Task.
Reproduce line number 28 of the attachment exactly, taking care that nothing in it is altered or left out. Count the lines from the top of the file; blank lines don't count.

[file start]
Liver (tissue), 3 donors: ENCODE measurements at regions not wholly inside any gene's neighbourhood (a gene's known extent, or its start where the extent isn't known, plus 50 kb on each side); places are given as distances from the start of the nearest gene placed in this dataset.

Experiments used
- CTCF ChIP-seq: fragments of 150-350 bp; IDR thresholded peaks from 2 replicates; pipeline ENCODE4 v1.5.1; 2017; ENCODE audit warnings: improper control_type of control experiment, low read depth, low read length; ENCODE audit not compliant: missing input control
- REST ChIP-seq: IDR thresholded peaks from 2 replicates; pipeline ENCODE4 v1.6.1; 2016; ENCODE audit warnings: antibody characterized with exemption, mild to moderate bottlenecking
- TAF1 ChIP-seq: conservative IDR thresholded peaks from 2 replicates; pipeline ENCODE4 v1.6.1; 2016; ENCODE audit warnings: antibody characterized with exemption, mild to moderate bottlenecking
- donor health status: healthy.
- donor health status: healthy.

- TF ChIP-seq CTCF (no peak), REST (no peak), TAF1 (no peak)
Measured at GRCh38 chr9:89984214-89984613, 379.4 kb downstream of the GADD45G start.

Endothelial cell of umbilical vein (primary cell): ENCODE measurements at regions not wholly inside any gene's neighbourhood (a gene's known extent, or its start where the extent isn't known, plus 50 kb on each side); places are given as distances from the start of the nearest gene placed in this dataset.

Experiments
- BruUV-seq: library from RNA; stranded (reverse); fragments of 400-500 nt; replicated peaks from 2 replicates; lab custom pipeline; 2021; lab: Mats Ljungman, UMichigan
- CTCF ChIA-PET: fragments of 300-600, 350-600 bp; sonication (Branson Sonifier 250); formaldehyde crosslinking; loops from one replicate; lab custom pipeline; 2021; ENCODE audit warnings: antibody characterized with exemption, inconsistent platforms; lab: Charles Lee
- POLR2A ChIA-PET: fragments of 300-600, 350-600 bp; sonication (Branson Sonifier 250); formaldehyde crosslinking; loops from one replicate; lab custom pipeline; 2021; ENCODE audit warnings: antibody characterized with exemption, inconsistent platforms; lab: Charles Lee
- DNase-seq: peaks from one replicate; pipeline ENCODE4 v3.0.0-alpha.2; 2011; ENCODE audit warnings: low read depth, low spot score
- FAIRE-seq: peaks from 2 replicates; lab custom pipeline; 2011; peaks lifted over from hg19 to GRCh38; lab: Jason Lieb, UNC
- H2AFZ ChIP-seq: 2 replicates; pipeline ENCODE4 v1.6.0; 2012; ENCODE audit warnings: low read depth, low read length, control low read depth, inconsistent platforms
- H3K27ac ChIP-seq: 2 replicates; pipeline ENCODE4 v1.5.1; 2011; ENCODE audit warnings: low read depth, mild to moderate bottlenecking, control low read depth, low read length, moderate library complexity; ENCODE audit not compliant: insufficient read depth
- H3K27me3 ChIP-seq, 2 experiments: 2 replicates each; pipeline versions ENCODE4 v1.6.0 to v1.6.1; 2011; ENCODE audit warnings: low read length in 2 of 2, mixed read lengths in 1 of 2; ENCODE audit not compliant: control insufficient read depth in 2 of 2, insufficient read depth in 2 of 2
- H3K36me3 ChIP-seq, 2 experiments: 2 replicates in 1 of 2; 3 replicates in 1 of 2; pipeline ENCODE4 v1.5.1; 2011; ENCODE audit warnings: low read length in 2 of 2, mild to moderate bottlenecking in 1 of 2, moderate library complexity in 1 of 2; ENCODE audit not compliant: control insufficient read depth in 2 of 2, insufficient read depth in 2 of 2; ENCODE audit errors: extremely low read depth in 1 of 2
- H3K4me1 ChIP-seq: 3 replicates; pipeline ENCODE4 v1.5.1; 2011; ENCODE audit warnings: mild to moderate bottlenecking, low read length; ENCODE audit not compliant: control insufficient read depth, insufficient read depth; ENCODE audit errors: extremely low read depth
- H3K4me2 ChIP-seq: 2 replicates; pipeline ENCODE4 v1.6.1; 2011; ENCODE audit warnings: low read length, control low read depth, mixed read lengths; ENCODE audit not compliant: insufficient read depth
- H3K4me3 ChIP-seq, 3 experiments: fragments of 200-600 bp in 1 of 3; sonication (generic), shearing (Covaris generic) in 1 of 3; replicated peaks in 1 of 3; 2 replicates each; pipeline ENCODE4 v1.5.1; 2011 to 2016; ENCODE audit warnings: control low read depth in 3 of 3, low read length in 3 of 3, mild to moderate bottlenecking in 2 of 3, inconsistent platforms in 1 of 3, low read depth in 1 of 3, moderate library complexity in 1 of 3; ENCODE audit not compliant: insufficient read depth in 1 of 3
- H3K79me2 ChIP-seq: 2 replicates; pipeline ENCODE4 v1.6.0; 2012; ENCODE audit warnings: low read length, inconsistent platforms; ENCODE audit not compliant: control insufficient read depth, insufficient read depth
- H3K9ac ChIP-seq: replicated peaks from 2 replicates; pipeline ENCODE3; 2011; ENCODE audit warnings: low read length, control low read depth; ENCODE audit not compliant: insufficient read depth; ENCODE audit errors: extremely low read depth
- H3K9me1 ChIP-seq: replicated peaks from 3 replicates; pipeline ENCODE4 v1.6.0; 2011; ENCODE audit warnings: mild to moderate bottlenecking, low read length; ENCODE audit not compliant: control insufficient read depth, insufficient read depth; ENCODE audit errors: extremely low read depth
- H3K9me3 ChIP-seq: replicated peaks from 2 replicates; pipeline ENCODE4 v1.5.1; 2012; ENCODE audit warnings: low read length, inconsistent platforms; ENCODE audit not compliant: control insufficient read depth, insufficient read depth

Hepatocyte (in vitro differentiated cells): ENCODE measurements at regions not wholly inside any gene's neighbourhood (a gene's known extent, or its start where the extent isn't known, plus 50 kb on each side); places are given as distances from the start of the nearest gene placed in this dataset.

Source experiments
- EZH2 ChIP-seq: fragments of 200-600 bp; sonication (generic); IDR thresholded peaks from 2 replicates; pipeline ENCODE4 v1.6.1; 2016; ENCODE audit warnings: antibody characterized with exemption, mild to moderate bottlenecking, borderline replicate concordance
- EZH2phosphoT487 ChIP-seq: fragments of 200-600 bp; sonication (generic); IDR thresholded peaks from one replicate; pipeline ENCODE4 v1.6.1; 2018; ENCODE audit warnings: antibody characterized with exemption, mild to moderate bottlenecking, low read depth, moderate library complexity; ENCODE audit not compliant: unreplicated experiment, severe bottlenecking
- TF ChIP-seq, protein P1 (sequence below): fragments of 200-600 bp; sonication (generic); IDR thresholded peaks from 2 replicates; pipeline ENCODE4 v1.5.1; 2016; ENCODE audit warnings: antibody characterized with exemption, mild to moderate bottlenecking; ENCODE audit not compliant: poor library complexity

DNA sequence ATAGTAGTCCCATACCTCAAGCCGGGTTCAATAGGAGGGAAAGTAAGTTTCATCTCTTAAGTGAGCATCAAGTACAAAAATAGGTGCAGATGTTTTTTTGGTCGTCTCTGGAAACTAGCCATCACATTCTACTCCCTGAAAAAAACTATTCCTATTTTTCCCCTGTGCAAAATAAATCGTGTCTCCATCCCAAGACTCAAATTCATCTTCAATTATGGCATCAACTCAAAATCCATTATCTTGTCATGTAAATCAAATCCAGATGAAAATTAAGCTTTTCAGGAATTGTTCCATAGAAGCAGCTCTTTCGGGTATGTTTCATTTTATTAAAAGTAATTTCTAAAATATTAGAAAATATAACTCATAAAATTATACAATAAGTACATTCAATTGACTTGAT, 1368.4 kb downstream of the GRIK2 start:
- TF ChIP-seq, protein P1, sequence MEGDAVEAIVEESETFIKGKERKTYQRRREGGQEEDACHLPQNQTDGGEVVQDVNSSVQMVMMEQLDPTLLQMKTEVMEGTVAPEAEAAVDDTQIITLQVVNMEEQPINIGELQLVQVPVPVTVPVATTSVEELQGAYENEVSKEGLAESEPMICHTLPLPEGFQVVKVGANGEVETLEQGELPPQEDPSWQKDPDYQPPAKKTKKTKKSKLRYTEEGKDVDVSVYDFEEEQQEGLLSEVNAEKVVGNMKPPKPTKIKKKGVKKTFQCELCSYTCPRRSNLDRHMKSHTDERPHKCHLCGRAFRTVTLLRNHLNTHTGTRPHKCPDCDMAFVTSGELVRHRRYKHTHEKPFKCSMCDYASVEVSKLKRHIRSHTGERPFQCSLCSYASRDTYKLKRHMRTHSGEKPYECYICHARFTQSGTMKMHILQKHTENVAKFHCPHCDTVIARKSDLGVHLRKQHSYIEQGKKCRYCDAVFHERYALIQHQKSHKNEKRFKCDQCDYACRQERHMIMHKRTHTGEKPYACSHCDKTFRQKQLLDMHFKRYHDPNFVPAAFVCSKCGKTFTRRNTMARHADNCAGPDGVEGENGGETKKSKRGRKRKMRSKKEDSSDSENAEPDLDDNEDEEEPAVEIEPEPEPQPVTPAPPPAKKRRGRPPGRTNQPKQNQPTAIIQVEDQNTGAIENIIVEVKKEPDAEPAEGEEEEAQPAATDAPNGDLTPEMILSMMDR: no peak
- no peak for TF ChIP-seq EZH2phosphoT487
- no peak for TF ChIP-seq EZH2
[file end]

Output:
Hepatocyte (in vitro differentiated cells): ENCODE measurements at regions not wholly inside any gene's neighbourhood (a gene's known extent, or its start where the extent isn't known, plus 50 kb on each side); places are given as distances from the start of the nearest gene placed in this dataset.